By Anjali Athavaley and Jessica Toonkel
(Reuters) - U.S. wireless carriers Verizon Communications Inc (VZ.N) and AT&T Inc (T.N) said on Wednesday they have suspended digital advertising on Google's YouTube and other advertising platforms not related to search over concerns that their ads may have run next to extremist videos.
Verizon and AT&T joined a list of well-known British brands such as retailer Marks and Spencer Group Plc (MKS.L) deserting Alphabet Inc's (GOOGL.O) Google. Google is under fire in Europe from politicians and brands angered by ads appearing alongside videos on its YouTube platform carrying homophobic or anti-Semitic messages.
Google on Tuesday vowed an overhaul of its practices.
AT&T is removing ads from the non-search inventory on Google because its "ads may have appeared alongside YouTube content promoting terrorism and hate," the company wrote in an e-mail.
Verizon said it had suspended all digital advertising not related to search after saying earlier on Wednesday that it had only suspended advertising on Google's non-search platforms. It took the action after its ads were appearing on "non-sanctioned websites," a spokeswoman wrote in an e-mail.
"We are working with all of our digital advertising partners to understand the weak links so we can prevent this from happening in the future," the spokeswoman said.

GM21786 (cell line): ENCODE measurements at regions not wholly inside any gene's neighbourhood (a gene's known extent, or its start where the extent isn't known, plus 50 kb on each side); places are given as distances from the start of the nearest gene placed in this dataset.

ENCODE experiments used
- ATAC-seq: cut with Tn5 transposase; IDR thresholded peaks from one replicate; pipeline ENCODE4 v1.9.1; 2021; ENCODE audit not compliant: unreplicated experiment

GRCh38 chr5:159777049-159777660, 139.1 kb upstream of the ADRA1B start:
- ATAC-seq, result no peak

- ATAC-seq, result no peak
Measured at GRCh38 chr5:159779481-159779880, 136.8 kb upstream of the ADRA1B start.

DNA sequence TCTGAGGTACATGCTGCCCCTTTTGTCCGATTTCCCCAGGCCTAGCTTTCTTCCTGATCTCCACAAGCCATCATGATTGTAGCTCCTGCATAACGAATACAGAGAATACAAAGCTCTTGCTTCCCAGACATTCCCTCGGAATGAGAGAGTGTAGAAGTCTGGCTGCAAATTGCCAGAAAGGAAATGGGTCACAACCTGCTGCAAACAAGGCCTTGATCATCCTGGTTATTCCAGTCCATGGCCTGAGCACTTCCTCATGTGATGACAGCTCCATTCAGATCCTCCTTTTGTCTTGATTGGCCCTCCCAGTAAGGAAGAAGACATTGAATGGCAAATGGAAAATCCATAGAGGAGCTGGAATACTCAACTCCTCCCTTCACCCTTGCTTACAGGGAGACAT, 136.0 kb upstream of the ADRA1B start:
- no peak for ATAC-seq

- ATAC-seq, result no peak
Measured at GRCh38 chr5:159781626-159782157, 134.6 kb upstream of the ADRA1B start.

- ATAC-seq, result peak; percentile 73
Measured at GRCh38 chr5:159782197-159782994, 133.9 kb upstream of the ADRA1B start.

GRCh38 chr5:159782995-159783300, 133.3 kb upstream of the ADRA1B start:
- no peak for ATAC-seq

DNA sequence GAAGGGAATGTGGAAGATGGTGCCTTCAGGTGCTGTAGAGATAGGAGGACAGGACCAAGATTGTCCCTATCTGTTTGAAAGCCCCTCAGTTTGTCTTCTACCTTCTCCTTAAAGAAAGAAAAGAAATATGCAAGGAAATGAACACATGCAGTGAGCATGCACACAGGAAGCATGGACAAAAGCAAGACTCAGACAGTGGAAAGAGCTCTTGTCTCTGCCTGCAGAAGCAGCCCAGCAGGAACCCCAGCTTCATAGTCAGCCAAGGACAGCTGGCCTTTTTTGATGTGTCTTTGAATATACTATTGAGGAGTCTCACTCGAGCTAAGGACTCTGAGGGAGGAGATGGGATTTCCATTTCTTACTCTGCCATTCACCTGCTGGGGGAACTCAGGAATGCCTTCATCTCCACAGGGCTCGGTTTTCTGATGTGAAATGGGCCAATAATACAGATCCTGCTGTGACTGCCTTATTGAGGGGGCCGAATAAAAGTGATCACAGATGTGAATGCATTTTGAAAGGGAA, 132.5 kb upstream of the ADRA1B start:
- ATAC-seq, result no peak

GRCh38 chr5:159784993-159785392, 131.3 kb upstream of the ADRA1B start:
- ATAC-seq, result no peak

Google declined to comment on individual customers but said it has begun a review of its advertising policies. The news that AT&T and Verizon were suspending Google ads was first reported by Britain's Times newspaper.
Other big brands, such as Mondelez International (MDLZ.O), were keeping an eye on the situation. While Mondelez has not seen evidence that its ads have appeared alongside inappropriate content, it is in “constant discussion with both Google and YouTube and will be monitoring the issue closely,” a spokeswoman said.
Google’s net ad revenue worldwide from YouTube was $5.58 billion last year, according to New York-based research firm eMarketer. It is expected to hit $7 billion in 2017, according to a forecast by eMarketer made before the recent controversy.
One question many people are asking is whether advertisers will reallocate the marketing dollars they have devoted to YouTube to other platforms, said Brian Wieser, an analyst at Pivotal Research. Wieser, however, thinks that if the boycott is widespread enough, no one else will benefit.
“If you know all of your competitors are reducing their spending too, then you don’t need to spend more,” he said.
(Reporting by Jessica Toonkel; Editing by Sandra Maler and Jonathan Oatis)